The director of Hawaii’s airports through most of the Lingle administration abruptly resigned this month, but his departure should not abort investigations of the state Transportation Department’s airports division. Taxpayers deserve to know whether the irregularities preceding Brian H. Sekiguchi’s departure took the form of sloppy administration, lack of oversight, criminal wrongdoing or all of the above.
Sekiguchi was named head of the airports division nearly seven years ago following 22 years of military and engineering supervisory jobs in the Navy, Air Force and other periods in the private sector. He has come under fire by state Sen. Donna Mercado Kim, chairwoman of the Ways and Means Committee, in the past year for what she regarded as improper administration.
Sekiguchi gave five days notice in resigning his position Aug. 6 in the wake of stormy hearings before Kim’s committee. Most perplexing is the state’s expenditure of $876,000 a year to sublease space in a building owned by the state near Honolulu Airport.
The way that appears to have happened is that a warehouse company leased the building from the state, which then subleased it back to go forward with a plan to sub-sublease it to car rental companies, which then backed out. A state contractor for airport modernization now is allowed to use the building free of charge.
The state Procurement Office found last month that the Transportation Department had violated the law by hiring two airport security consultants last year through a contractor. The procurement administrator found that the transportation personnel lacked proper training.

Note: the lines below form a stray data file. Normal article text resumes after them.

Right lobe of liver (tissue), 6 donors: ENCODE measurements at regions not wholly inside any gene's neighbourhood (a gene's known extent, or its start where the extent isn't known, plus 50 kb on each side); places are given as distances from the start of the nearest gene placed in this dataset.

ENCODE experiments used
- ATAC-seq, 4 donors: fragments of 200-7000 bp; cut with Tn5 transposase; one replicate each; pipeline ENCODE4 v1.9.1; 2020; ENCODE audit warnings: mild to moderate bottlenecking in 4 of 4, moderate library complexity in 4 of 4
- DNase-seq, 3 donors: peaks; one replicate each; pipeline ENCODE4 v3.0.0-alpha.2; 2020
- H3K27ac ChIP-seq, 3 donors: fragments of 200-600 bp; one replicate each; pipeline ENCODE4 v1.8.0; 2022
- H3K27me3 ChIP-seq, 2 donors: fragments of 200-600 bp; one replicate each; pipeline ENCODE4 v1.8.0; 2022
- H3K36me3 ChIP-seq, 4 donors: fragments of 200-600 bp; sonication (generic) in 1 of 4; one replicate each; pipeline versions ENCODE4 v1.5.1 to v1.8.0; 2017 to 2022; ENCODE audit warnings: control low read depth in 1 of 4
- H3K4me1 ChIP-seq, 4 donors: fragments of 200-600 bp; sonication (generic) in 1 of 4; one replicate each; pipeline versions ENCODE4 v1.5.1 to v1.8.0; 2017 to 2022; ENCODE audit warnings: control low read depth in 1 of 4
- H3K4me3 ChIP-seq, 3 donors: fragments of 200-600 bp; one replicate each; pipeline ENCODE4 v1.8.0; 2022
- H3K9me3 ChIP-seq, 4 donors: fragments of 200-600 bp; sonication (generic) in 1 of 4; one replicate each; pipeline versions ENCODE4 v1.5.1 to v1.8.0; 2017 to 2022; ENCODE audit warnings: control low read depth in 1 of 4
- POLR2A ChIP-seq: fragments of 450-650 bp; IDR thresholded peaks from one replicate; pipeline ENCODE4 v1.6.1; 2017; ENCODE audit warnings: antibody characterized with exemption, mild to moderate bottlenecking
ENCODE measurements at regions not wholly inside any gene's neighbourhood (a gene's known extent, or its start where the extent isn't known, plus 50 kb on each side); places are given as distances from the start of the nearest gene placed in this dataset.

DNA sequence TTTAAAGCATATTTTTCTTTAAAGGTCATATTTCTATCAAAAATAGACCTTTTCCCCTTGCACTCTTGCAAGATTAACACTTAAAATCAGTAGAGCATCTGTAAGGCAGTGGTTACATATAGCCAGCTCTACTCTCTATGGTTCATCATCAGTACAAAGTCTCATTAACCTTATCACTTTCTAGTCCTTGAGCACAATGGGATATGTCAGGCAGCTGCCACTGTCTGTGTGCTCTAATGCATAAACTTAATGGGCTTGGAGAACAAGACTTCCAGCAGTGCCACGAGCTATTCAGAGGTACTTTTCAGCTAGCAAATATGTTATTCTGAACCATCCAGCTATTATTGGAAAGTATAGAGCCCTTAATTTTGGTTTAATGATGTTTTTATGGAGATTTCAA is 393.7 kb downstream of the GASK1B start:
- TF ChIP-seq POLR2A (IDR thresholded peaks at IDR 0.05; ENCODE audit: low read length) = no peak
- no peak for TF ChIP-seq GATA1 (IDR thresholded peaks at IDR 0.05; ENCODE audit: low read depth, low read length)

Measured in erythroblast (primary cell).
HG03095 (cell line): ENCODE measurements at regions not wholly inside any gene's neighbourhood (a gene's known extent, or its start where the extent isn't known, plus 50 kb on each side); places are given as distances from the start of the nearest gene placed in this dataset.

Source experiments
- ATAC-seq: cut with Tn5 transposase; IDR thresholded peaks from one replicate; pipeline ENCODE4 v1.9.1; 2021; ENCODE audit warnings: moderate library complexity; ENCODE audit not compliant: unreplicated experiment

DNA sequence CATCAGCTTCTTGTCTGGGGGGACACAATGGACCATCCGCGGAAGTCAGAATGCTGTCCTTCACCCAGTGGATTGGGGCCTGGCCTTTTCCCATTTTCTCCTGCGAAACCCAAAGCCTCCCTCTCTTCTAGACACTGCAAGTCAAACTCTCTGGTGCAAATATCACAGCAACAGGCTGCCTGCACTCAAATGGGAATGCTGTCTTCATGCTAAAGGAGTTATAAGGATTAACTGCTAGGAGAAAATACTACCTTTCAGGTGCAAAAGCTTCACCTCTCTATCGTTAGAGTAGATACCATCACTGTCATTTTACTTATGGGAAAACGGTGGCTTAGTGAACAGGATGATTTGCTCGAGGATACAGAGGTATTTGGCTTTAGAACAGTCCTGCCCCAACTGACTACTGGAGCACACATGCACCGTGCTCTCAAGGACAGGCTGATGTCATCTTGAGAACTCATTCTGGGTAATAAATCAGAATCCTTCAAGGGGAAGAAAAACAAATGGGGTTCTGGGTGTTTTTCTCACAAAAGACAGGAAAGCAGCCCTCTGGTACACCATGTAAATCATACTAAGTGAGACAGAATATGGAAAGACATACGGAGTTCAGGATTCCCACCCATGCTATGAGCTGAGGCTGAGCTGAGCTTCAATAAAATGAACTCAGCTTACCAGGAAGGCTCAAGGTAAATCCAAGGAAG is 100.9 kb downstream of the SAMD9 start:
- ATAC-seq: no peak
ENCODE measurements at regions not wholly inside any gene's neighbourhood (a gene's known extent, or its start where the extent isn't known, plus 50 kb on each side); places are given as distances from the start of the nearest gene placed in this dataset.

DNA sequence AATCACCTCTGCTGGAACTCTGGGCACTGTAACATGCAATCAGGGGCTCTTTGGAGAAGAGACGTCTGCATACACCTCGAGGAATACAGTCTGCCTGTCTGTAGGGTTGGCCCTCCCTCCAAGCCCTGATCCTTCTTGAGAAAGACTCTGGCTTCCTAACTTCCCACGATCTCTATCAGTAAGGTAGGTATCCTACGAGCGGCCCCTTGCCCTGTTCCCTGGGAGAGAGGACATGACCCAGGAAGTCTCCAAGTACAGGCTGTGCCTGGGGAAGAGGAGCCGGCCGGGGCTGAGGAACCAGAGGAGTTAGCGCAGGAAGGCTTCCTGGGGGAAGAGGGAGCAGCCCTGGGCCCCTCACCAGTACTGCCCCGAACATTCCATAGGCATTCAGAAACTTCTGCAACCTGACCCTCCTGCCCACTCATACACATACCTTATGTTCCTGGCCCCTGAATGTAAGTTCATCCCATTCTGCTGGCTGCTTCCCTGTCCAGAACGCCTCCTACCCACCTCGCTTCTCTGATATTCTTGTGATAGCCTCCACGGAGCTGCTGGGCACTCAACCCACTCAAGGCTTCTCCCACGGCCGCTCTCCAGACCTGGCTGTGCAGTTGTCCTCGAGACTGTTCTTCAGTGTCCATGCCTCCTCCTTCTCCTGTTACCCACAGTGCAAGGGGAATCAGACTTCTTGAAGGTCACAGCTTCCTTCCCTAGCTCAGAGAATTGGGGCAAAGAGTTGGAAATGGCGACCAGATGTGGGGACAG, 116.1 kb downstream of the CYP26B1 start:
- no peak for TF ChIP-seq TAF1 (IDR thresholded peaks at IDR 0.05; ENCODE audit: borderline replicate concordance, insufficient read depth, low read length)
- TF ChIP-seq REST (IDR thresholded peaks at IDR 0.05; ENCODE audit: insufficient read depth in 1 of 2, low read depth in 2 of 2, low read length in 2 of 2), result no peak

Kim also has criticized the airport for awarding a $1.5 million contract for a system to monitor taxi traffic at Honolulu Airport in 2000. The system has not been completed, even though the state has spent $1.3 million for the project. And she has chastised the department for paying double for half the land it had planned to buy next to Lihue Airport.
Kim also grilled Sekiguchi about whether an airport vendor paid for his ticket to the Masters golf tournament in Augusta, Ga., in April. Sekiguchi maintained that he bought his own ticket, but Kim remained doubtful, saying, "There seems to be some improprieties going on regarding your position and regarding vendors that you have control over."
Sekiguchi’s resignation should not be taken as an admission of malfeasance or even ineptness. Further hearings, though, would be helpful in understanding what went awry during his tenure so it won’t happen again.